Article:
12. Riots. In the latest disturbance, armed police were struggling to restore order in a manufacturing town in southern China Monday after deploying tear gas and armored vehicles against hundreds of migrant workers who overturned police cars, smashed windows and torched government buildings there the night before. The protests, which began Friday night in Zengcheng, in the southern province of Guangdong, followed serious rioting in another city in central China last week, plus bomb attacks on government facilities in two other cities in the past three weeks, and ethnic unrest in the northern region of Inner Mongolia last month.

  • I do not understand how so many Chinese middle class are travelling all around the Globe. I see them by the bus loads most every weekend in the Southern Towns of Switzerland. They and Indians are the most familiar faces these days in Switzerland (although Switzerland is expensive and is keeping a lot of Americans and even Europeans out but Chinese and Indian tourists are seen in greater numbers). How come so many of them can afford to spend in one of the most expensive tourist resorts in the World especially with the Swiss Franc where it is.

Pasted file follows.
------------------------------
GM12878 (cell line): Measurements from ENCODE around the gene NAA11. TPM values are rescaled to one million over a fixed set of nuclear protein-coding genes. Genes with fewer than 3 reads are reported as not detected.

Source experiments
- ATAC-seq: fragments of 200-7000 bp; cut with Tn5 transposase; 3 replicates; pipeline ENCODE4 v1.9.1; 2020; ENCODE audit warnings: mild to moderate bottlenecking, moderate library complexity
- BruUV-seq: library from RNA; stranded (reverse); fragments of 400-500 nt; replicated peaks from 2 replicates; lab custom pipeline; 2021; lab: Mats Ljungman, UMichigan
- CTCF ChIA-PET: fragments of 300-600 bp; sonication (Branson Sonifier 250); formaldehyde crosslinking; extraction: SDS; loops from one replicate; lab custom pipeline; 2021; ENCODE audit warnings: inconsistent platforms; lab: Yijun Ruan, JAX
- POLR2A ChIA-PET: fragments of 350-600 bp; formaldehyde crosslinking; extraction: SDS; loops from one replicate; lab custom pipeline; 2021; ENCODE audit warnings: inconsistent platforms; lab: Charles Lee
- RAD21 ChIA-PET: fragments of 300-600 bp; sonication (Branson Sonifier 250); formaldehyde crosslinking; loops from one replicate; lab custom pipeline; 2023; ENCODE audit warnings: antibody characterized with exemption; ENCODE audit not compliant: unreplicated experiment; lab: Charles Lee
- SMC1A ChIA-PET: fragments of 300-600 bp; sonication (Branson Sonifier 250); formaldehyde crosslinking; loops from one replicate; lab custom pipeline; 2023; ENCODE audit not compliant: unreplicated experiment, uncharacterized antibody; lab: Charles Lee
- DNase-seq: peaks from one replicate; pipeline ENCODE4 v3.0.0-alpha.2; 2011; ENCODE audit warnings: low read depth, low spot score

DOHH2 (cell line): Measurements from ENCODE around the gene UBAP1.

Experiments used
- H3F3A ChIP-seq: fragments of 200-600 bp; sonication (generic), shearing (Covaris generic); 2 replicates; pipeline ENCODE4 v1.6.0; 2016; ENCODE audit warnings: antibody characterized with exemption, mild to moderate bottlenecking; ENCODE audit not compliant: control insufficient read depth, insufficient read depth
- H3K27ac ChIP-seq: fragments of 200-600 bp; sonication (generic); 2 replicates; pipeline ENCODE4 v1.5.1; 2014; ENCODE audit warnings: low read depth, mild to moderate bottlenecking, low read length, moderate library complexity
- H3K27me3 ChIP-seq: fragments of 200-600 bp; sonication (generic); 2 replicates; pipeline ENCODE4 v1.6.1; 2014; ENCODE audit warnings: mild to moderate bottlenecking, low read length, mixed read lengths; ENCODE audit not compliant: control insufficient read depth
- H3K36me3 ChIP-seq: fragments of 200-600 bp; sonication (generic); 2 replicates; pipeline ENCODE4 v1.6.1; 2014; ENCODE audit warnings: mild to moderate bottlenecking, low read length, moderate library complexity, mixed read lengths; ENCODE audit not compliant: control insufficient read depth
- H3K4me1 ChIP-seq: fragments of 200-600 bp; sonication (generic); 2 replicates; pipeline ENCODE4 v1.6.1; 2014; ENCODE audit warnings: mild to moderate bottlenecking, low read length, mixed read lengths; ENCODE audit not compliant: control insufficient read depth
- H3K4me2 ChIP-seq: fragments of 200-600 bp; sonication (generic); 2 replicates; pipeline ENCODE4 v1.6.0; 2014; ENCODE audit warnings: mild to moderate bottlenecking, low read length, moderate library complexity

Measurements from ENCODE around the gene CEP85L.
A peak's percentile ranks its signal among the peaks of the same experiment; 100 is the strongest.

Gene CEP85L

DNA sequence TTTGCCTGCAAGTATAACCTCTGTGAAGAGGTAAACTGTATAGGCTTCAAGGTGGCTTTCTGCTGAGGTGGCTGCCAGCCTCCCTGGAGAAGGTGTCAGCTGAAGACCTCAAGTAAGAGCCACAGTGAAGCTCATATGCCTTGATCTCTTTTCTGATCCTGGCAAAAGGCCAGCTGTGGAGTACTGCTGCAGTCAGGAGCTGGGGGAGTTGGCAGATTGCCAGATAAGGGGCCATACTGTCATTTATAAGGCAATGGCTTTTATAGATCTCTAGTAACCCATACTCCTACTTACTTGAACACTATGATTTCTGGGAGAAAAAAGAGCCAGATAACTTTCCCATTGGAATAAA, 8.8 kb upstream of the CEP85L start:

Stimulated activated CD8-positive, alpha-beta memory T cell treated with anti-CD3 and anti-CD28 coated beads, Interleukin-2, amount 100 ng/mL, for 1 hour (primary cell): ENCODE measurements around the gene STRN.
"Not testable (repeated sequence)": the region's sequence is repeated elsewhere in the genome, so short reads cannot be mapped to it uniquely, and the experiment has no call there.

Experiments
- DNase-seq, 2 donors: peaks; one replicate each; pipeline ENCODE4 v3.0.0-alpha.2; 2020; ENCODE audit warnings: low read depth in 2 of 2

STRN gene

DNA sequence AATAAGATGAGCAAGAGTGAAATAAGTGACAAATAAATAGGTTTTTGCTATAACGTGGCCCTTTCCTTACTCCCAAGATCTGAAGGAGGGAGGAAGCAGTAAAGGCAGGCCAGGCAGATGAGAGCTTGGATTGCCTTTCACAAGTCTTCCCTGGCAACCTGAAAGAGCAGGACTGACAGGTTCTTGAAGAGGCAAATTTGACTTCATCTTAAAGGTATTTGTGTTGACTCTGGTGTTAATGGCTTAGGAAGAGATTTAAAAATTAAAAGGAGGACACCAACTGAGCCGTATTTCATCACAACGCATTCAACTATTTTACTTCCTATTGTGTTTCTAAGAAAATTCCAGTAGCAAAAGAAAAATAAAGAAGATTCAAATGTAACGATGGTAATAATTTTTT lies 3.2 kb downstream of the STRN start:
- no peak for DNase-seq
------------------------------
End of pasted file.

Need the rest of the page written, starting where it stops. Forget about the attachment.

The Maternity Tourism could be a isolated case. There are many who wish to live out of their own countries and that goes for the rich American citizens to find other countries as their tax haven. One always find people such people who get sick of their own countries and wish to see the other side of the hill which they think is greener.
    I know a friend of mine who after living some 10 years in the U.S. returned back to Europe – couldn’t get accustomed to the U.S.life style .